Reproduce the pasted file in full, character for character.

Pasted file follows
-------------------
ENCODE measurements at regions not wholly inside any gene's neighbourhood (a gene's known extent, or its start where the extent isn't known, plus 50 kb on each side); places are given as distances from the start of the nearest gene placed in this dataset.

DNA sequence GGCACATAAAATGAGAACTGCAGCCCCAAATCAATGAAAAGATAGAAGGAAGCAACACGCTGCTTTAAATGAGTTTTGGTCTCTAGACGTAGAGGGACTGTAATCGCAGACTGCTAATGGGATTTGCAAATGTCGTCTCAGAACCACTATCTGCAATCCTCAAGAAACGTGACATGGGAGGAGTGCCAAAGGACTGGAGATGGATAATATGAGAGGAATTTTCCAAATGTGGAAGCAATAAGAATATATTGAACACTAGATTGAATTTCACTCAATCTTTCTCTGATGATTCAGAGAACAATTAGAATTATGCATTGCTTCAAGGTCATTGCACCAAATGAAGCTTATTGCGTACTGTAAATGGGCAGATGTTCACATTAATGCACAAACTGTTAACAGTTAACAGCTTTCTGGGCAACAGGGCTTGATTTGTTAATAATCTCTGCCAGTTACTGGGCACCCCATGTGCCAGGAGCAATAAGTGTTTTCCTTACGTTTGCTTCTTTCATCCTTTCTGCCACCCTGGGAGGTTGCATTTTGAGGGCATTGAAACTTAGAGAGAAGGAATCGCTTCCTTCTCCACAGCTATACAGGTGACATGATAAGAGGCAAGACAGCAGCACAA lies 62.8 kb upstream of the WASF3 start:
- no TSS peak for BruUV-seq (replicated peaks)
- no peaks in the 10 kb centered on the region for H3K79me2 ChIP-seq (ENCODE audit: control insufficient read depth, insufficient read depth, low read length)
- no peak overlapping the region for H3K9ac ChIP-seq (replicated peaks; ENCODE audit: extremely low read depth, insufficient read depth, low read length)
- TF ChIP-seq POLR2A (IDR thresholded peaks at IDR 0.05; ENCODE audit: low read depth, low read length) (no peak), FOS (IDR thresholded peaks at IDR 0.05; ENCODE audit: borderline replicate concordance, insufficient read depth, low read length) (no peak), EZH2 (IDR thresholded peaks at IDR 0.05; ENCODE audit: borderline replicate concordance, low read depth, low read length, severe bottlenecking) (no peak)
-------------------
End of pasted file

ENCODE measurements at regions not wholly inside any gene's neighbourhood (a gene's known extent, or its start where the extent isn't known, plus 50 kb on each side); places are given as distances from the start of the nearest gene placed in this dataset.

DNA sequence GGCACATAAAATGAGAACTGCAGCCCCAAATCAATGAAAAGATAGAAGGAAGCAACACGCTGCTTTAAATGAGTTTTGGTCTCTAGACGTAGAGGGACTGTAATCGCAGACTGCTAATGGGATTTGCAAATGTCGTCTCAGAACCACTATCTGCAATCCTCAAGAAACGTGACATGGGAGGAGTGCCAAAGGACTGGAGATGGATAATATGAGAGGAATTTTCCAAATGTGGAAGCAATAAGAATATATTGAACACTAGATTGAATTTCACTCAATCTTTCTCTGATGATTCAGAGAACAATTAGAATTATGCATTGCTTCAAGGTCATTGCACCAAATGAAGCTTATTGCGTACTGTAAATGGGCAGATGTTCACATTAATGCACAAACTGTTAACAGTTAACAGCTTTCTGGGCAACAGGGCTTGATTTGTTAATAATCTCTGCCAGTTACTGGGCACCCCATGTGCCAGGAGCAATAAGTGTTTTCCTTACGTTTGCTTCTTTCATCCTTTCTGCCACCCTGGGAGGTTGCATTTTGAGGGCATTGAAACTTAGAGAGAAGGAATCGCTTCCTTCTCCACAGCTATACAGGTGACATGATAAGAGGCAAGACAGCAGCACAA lies 62.8 kb upstream of the WASF3 start:
- no TSS peak for BruUV-seq (replicated peaks)
- no peaks in the 10 kb centered on the region for H3K79me2 ChIP-seq (ENCODE audit: control insufficient read depth, insufficient read depth, low read length)
- no peak overlapping the region for H3K9ac ChIP-seq (replicated peaks; ENCODE audit: extremely low read depth, insufficient read depth, low read length)
- TF ChIP-seq POLR2A (IDR thresholded peaks at IDR 0.05; ENCODE audit: low read depth, low read length) (no peak), FOS (IDR thresholded peaks at IDR 0.05; ENCODE audit: borderline replicate concordance, insufficient read depth, low read length) (no peak), EZH2 (IDR thresholded peaks at IDR 0.05; ENCODE audit: borderline replicate concordance, low read depth, low read length, severe bottlenecking) (no peak)